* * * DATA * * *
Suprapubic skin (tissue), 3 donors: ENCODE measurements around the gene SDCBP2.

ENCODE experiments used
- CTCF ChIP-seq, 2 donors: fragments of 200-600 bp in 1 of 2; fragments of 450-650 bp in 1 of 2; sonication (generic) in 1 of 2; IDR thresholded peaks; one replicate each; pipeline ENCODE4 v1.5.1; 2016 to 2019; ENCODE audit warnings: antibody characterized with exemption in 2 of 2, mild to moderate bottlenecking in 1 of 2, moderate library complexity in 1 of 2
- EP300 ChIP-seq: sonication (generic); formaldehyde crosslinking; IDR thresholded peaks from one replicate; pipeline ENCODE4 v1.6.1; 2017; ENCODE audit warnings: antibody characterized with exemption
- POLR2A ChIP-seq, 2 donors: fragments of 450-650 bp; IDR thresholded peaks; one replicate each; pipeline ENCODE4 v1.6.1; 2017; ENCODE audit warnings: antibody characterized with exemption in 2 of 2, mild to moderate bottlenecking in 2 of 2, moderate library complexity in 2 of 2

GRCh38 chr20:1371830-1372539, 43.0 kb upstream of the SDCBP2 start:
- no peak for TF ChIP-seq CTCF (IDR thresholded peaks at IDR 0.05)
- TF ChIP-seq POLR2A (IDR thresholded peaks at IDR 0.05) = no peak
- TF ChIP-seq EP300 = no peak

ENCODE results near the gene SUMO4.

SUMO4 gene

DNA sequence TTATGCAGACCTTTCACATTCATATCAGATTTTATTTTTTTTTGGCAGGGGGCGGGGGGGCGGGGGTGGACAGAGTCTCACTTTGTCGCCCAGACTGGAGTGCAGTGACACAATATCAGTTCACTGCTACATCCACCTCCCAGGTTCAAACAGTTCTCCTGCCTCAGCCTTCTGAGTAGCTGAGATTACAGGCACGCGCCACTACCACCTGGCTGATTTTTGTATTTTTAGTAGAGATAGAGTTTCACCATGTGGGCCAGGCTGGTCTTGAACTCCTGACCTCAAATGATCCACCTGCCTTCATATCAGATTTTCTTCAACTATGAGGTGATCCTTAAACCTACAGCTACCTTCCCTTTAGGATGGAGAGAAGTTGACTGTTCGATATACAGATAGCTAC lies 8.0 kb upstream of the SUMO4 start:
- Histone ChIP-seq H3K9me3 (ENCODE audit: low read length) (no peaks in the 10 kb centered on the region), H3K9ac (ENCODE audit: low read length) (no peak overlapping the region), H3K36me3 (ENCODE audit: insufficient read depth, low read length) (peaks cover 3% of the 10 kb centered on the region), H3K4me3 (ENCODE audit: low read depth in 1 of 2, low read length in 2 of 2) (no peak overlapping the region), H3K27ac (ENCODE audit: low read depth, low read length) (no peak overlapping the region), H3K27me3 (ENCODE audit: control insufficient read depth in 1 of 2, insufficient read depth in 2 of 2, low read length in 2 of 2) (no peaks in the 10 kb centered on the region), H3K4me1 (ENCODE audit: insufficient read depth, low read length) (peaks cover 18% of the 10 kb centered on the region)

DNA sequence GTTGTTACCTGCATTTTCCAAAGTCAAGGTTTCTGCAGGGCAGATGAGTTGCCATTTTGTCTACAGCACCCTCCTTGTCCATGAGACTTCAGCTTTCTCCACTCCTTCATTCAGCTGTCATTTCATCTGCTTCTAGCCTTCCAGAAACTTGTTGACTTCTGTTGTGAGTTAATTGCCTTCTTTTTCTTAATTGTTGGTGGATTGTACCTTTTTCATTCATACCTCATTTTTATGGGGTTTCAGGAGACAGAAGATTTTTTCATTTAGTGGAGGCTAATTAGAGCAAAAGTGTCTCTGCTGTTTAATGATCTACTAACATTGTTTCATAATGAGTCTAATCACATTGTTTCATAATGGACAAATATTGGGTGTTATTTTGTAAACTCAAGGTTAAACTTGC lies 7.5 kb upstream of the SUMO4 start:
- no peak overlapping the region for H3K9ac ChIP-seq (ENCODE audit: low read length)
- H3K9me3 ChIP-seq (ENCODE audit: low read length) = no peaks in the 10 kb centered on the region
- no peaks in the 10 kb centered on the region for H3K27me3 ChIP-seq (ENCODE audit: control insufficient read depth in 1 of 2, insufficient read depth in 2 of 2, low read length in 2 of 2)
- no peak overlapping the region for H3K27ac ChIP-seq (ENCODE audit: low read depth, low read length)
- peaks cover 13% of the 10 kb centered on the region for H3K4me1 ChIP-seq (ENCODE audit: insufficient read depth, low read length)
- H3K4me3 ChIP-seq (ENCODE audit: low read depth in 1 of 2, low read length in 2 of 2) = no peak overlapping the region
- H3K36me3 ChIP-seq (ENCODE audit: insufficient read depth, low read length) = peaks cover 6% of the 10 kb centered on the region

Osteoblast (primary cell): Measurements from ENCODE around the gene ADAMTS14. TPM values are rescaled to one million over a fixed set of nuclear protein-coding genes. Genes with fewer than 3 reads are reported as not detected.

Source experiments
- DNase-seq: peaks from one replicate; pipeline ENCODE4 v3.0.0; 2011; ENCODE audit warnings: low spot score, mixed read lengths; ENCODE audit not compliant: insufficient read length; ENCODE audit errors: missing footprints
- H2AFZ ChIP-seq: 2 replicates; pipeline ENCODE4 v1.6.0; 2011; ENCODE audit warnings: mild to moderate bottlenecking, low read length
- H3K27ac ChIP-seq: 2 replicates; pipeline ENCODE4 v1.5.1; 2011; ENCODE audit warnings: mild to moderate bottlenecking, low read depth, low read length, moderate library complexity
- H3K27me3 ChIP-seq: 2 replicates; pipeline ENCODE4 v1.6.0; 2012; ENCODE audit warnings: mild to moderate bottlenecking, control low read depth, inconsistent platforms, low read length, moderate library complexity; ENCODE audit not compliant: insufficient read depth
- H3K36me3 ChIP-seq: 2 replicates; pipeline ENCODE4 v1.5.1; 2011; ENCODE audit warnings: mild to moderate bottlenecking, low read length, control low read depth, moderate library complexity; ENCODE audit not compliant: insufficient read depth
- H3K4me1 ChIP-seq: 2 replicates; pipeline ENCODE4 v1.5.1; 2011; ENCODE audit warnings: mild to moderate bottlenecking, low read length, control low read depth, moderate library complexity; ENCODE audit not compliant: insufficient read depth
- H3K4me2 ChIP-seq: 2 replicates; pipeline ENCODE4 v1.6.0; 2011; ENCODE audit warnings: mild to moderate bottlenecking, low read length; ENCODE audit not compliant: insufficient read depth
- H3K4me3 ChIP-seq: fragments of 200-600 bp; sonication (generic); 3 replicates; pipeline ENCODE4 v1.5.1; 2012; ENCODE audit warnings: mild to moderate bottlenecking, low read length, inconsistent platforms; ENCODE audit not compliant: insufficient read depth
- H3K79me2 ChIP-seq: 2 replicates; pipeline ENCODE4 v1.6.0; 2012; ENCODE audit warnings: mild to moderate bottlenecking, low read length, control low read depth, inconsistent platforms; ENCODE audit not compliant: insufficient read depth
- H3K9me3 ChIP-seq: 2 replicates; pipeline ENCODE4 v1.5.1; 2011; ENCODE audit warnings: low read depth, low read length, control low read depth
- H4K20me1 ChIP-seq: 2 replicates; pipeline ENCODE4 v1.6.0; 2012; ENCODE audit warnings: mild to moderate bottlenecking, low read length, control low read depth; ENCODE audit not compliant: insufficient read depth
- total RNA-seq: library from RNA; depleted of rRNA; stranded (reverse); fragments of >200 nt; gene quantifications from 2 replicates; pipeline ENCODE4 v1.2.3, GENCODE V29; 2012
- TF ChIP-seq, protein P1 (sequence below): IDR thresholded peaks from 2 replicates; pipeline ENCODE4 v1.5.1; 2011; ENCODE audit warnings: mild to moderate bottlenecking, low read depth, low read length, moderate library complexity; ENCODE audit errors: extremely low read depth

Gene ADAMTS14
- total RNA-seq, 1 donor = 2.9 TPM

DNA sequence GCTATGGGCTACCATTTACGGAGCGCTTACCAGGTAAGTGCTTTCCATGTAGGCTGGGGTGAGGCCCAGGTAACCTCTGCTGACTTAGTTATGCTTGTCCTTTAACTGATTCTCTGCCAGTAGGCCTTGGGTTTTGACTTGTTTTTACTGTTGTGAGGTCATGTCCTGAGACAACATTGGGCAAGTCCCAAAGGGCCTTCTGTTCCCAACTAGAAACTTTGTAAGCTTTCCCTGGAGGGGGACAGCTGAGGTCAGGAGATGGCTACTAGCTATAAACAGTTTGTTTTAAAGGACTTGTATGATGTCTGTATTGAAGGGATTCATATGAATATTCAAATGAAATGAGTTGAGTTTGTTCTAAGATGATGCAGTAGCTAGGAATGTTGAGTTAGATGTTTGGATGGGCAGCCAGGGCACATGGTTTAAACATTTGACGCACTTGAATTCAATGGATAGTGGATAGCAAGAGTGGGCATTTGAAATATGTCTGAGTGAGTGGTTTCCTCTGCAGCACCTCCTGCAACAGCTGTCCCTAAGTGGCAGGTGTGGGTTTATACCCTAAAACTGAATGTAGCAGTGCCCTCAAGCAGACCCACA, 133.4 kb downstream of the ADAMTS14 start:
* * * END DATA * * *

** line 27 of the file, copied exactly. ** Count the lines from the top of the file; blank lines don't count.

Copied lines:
- H3K27me3 ChIP-seq: 2 replicates; pipeline ENCODE4 v1.6.0; 2012; ENCODE audit warnings: mild to moderate bottlenecking, control low read depth, inconsistent platforms, low read length, moderate library complexity; ENCODE audit not compliant: insufficient read depth